Ahh, Mets playoff baseball...

Even if it is in Kingsport and not Queens Port in Flushing.  

Let's not quibble, OK?  Mets fans take anything we can get.

The Kingsport Mets will square up vs. the Elizabethton Twins in a best-of-three series starting this evening.

The series winner will move on to the Appalachian League Championship Series next week.

The K Mets outscored the Twins squad by over a run per game this season, but the Twins allowed a run per game fewer than the K Hurlers, so it should be an evenly matched series.

Jarred Kelenic will get some valuable post-season experience.  Kelenic was named Appalachian League Co-Player of the Week for August 20-26, batting .579 over six games (11-for-19).  He recorded multi-hit games in each game and was on 8 game hitting and 7 game RBI streaks.

Fellow superior K Mets hitter Luis Santana (.348, with a .471 OBP) is on the DL, however. But Mark Vientos (after a great regular season, with 11 HRs and 52 RBIs in 60 games) will also get a chance to shine in this series.

Good luck, gentlemen.  let's win this thing.


(pictured: Simeon Woods Richardson)


How is that heading, for using an apostrophe in 3 straight words in my article?  My grammar school grammar teacher approves, I'll tell you that much.

Jarred Kelenic has had quite a rookie season as the 6th overall pick 
- but he is not a pitcher.  

So forget him for a minute.  How the heck are the drafted pitchers are doing (based on stats through Sunday)? 

(Hint: you'll like what you are reading):

SIMEON WOODS RICHARDSON - Round 2, overall pick # 48 - the 17 year old flamethrower has been dandy in rookie ball, 14.1 IP, 0 earned runs, 20 Ks.  Dwight Gooden II?

(Richardson did give up 3 runs in 3 innings in a game after I wrote this article, but fanned 6, bringing him to 26 Ks and just 4 BBs in 17 innings!)

(My take: Kelenic and Richardson could be the best combined 1st and 2nd round draft picks by the Mets, ever).

ADAM HILL - Round 4, pick # 110 - the 21 year old 6'5", 215 righty is very impressive in Brooklyn so far.  12.1 IP, 1-1, 2.92, but 22 Ks (16.1 per 9 IP).

RYLEY GILLIAM - Round 5, pick # 140, 5'10" 175 RHP and fireballer, he has gone 14.2 innings with Brooklyn and fanned a tremendous 28 (17.3 per 9 IP) while going 0-1, 3.38, but with 11 walks.

KEVIN SMITH - Round 7, pick # 200, 6'5", 233, 21 year old lefty.  Terrific start in Brooklyn - 4-1, 0.79, 22.2 IP, 0.75 WHIP, 26 Ks.  Gets up to the mid-90's.

TYLOR MEGILL - Round 8, pick # 230 - 6'7", 230, just turned 23 year old is also doing well - after his shaky debut with the Cyclones (2/3 of an inning, 3 earned runs), he has gone 22.2 innings, 7 earned runs, 28 Ks, including a few starts.

BRYCE DE OCA - Round 9, pick # 260 - the 6'7", 265 22 year old RHP has not pitched due to injury - but they say he throws 100 MPH.  We'll see in 2019, I guess.

FRANKLIN PARRA - Round 11, pick # 290 - 18 year old 6'1". 185 LHP has done great so far for the GCL Mets, albeit a bit wildly...10 innings, 11 walks, 10 Ks, 1 run, 5 hits allowed.

CHRISTIAN TRIPP - Round 13, pick # 380 - another giant, at 6'7", 215, he has done mostly well with 18 IP, 4.50, 12 Ks for Kingsport in the tough Appalachian League. 

ANDREW MITCHELL - Round 14, pick # 410 - the almost 24 year old lefty has had a very solid season for Kingsport and Brooklyn, going 2-3, 1.42 with 26 Ks in 19 innings with 2 saves.

TOMMY WILSON - Round 19, pick # 560 - the 6'4", 220 righty has been great for Brooklyn - 15.1 IP, 18 K, 1-0, 0.59.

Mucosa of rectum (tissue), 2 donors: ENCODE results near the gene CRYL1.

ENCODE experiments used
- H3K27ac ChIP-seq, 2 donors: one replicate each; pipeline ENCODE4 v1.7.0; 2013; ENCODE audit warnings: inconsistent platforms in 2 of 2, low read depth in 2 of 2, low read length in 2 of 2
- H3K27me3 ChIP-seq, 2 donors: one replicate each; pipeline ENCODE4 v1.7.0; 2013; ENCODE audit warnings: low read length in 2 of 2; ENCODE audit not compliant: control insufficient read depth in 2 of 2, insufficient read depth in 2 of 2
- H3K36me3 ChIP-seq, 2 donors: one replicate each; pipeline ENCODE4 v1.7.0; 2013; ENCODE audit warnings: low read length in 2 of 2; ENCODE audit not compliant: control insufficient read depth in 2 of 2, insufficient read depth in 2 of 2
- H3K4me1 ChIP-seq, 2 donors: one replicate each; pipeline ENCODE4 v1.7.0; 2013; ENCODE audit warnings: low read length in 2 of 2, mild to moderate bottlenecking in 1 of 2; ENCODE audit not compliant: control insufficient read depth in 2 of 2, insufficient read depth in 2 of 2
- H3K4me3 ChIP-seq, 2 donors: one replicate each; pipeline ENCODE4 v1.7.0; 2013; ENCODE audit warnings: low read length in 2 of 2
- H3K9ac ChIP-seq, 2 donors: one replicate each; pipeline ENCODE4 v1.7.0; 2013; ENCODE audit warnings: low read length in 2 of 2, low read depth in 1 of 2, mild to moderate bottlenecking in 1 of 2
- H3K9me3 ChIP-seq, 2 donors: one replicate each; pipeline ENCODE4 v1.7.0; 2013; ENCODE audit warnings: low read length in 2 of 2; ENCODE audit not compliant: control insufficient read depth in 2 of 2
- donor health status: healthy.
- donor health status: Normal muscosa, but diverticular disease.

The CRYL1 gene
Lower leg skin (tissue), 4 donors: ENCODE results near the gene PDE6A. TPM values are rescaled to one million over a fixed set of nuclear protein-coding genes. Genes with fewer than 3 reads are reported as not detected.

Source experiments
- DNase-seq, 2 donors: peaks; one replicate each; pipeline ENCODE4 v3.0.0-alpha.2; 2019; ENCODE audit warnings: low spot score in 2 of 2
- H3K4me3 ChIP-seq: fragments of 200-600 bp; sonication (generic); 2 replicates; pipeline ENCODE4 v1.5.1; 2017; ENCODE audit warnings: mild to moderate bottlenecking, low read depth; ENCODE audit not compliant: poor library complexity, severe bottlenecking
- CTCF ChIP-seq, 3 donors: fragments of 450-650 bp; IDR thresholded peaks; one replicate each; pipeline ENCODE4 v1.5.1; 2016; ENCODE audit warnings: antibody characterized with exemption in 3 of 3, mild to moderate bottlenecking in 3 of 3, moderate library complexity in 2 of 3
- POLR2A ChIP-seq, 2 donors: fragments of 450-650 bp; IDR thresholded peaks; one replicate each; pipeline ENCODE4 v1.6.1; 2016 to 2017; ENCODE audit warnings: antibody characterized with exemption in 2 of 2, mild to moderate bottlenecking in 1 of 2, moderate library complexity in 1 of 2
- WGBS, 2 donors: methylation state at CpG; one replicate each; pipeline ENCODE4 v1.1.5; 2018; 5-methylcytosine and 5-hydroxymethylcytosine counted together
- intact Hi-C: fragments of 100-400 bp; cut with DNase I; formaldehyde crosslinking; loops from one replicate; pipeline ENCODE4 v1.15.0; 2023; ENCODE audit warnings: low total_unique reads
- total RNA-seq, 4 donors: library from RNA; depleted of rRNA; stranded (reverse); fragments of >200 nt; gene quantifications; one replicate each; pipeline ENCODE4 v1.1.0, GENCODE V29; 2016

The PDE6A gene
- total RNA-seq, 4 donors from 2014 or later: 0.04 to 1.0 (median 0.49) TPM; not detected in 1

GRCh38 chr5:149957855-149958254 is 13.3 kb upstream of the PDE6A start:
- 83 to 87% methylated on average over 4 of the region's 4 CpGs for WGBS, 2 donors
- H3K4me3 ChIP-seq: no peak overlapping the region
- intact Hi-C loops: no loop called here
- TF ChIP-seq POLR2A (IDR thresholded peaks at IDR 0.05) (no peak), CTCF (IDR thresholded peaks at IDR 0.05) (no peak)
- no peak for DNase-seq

ZACHARY HAMMER - Round 21, pick # 620 - the 6'3", 170 righty just turned 18 in July.  Just 2.1 innings so far in the GCL, 5 runs, 3 Ks.  He'll still be 18 when next season opens, and hopefully will be ready to rock and roll.

SAUL GONZALEZ - Round 23, pick # 680 - almost a clone of Hammer, he also has thrown just 2.1 innings and allowed 5 runs.  6'7", 235 RHP.

BRENDAN HARDY - Round 31, pick # 920 - ANOTHER 18 year old, 6'4", 190 RHP - for the GCL Mets, he has thrown 16.1 IP, allowed 6 earned runs and 14 walks, and registered 19 Ks.  Looks like yet another good, young pick.

BRIAN METOYER - Round 40, pick # 1,290 - a 6'4", 160 righty, and 21 years old with a rep of walking a lot of guys, he has thrown 11 innings, 0-1, 3.27, walked 10, hit 3 guys, and fanned 7 for Kingsport.  Work to do, but deserves a promotion for 2019 to Brooklyn.

That's it.  The Mets got hosed by the pundits for this draft, but  that seems off base.

The above is a heckuva lot of good performance from a bunch of very big fellas, boding well for 2019 and beyond, especially in the case of Richardson.





Some players come out of the gate like a house on fire and fade fast.

Reminds me of Ron Swoboda who, in 1968, came out roaring in April, hitting 7 homers in 60 at bats.  In a late April interview, he said he was surprised, as I recall it, that pitchers kept throwing him fastballs.  He ended the season with 11 homers.  

Hint to hitters being interviewed: SHHHH!

Unlike Rocky, some players like to save the best for last.

Here are 5 Mets minor leaguers who fit that bill:

JHOAN URENA - somnambulant for most of his season, Volcano Urena has erupted.  Last 5 games, 6 homers, 10 hits, 14 RBIs for the switch hitter.  Still just 23.  Maybe he is finally throwing his hat into the ring.

YOEL ROMERO - after hitting in the .360's last year in the DSL, the now-20 year old defensive outfielder was mediocre all year long in Kingsport...until lately.  Last 10 games, 17 for 44, 9 RBIs, lifting him to .265 on the season.

RANFY ADON - Romero's 21 year old teammate, Adon has gone 14 of 32 over his last 8 games to lift him to .295 over 40 games.

DREW GAGNON - the 28 year old had one lousy Mets start this season, and is 7-6 with fourteen no decisions this season in AAA.  

Fanning more than a dude per inning, he fashioned a 2 hit, 8 K, 9 inning shutout last night.  By my count, it was his 5th excellent start in his last 8 in the very difficult PCL.  My thoughts are, why not a pen arm in 2019 and spot starter for the Mets?

Lastly, but not leastly, Drew's beastly AAA teammate:

PAT KIVLEHAN - he was not doing much that was that great, but then caught fire right around July 20 for Vegas. 

Since that date, he's friggin' smokin':

As in 44 for 122 (.360), 12 doubles, 4 triples, 13 HRs and 34 RBIs.